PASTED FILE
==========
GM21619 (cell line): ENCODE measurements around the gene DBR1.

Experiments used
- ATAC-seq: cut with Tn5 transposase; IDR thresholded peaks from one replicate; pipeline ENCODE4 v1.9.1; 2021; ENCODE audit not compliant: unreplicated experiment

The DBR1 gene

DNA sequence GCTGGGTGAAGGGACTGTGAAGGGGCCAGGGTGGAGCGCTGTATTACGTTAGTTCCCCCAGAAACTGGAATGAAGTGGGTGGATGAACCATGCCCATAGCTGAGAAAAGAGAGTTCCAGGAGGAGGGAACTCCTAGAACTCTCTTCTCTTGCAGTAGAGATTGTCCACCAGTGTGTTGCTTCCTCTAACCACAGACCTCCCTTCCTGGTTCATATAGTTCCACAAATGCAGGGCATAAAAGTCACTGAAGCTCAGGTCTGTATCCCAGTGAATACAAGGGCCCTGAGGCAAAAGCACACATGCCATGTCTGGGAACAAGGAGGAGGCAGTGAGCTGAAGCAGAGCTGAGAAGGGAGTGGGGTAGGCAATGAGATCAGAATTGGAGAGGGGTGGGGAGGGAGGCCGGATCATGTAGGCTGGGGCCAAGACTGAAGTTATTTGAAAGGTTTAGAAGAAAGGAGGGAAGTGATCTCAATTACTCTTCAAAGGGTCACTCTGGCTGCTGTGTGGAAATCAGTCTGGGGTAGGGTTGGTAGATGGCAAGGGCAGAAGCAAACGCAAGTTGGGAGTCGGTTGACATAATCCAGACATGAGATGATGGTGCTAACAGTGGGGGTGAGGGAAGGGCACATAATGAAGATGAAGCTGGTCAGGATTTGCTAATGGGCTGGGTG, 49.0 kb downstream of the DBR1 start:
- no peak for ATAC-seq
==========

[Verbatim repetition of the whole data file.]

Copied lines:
GM21619 (cell line): ENCODE measurements around the gene DBR1.

Experiments used
- ATAC-seq: cut with Tn5 transposase; IDR thresholded peaks from one replicate; pipeline ENCODE4 v1.9.1; 2021; ENCODE audit not compliant: unreplicated experiment

The DBR1 gene

DNA sequence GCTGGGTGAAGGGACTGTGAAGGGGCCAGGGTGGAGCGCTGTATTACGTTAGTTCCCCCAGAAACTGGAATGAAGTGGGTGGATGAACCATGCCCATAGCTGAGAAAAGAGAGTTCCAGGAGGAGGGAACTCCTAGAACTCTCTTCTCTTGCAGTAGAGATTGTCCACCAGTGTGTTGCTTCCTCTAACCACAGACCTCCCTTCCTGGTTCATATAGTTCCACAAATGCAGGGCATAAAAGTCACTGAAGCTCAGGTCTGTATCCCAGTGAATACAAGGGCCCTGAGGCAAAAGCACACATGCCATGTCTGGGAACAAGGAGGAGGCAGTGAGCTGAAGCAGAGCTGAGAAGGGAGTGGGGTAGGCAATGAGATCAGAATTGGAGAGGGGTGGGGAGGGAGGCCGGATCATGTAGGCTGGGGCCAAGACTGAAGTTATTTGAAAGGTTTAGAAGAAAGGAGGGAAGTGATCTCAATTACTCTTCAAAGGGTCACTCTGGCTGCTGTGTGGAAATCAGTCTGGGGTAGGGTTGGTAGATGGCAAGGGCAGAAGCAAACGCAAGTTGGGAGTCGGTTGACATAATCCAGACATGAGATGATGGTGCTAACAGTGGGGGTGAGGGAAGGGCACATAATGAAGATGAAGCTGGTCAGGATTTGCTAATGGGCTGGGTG, 49.0 kb downstream of the DBR1 start:
- no peak for ATAC-seq